This guest column by Robert J. Ross originally appeared on Public Spend Forum. Ross is a professor of sociology at Clark University, author of the book Slaves to Fashion, and vice president of the Sweatfree Purchasing Consortium. For more on this topic, see last week’s perspective from David Wyld.
The world was shocked in April of 2013 when 1,132 workers were killed in a building collapse in a Bangladesh garment factory. Warnings had been issued about cracks in the walls of the Rana Plaza building in Savar, on the day before, but the workers were forced to enter the building on the morning of the collapse. Illegal floors had been added to the structure and the permitting process it had received was redolent of shady political influence. Even now, eight months later, the families of survivors and the hundreds of wounded workers have yet to receive full and just compensation for their losses. For most readers in Western world, this was disaster on a scale previously unimaginable, but close observers of the world’s rag trade were not surprised.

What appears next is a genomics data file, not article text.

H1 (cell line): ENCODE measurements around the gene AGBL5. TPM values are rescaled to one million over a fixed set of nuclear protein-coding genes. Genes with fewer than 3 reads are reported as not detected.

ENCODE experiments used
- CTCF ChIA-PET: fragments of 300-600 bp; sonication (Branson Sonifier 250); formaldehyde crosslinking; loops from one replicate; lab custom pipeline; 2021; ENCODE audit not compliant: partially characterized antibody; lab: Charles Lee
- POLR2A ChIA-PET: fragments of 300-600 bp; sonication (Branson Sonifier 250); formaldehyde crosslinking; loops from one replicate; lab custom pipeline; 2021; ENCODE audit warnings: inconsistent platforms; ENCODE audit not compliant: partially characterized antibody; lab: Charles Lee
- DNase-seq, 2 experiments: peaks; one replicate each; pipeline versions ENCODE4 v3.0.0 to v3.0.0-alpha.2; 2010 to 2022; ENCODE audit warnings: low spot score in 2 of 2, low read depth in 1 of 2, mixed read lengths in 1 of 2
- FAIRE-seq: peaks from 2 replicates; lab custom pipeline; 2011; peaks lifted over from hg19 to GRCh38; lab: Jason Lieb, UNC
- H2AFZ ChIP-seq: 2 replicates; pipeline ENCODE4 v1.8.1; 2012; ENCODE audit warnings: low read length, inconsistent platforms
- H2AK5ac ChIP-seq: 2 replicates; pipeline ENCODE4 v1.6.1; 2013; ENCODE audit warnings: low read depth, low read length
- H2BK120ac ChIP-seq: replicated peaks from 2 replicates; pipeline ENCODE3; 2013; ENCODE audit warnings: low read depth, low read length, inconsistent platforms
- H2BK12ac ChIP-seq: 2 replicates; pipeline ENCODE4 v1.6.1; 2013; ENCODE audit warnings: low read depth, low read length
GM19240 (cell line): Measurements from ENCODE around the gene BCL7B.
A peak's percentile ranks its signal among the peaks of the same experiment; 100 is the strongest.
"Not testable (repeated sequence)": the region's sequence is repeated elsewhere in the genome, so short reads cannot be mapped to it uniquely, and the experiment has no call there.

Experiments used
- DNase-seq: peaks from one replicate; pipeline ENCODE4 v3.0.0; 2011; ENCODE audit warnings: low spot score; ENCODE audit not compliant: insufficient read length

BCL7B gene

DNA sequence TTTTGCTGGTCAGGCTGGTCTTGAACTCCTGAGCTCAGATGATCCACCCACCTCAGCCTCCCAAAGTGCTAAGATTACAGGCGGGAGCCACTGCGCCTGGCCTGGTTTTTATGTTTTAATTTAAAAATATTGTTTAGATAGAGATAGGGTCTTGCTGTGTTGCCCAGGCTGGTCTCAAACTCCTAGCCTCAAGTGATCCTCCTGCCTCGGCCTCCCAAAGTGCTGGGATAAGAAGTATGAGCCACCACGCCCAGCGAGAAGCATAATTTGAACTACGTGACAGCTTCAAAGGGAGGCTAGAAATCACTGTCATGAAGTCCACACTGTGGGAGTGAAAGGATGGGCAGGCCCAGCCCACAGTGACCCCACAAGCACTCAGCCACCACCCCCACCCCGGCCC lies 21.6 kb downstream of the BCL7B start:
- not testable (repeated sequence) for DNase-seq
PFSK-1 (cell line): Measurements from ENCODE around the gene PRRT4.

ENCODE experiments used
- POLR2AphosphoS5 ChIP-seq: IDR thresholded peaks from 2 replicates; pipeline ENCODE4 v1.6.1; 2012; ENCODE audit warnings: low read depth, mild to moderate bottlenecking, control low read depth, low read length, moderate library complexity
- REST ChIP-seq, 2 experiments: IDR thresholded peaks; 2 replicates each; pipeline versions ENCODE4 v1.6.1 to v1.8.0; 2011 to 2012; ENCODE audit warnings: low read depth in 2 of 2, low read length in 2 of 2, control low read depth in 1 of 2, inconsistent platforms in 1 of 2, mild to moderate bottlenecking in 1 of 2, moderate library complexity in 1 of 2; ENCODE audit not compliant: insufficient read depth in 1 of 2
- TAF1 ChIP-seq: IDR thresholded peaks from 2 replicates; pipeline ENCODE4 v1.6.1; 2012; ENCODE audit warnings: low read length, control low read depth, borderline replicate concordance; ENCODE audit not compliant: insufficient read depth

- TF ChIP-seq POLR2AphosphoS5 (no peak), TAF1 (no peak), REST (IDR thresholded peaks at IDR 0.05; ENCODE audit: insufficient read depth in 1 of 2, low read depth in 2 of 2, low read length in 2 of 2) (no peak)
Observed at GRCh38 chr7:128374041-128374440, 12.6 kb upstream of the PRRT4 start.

Bangladesh has had a gruesome history of major fires and building collapses in the garment industry, going back 20 years and more. Work done by the International Labor Rights Forum (to which I contributed numerical analysis) shows that there were more than 1,000 deaths from factory fires and collapses in Bangladesh from 1990-2012; and after the Rana Plaza collapse in 2013, fire continued to take the lives of Bangladeshi garment workers. Until Rana Plaza, the two greatest garment industry fire tolls were New York’s Triangle Factory blaze in 1911, which claimed 146 lives, and the Tazreen factory fire in Bangladesh in November 2012 which killed 112 workers.
Cutthroat global competition—the race to the bottom in labor standards—is at the base of the callousness with which factory owners treat workers, and retailers and major brands treat their contractors. Even as Bangladesh’s industry became notably perilous, the Western importers made that country the second largest volume exporter of garments. Data I have collected over the last decade show why: The average price for imported garments (which is most of the clothing Americans wear) is going down, and Bangladesh is the lowest price source in the world.
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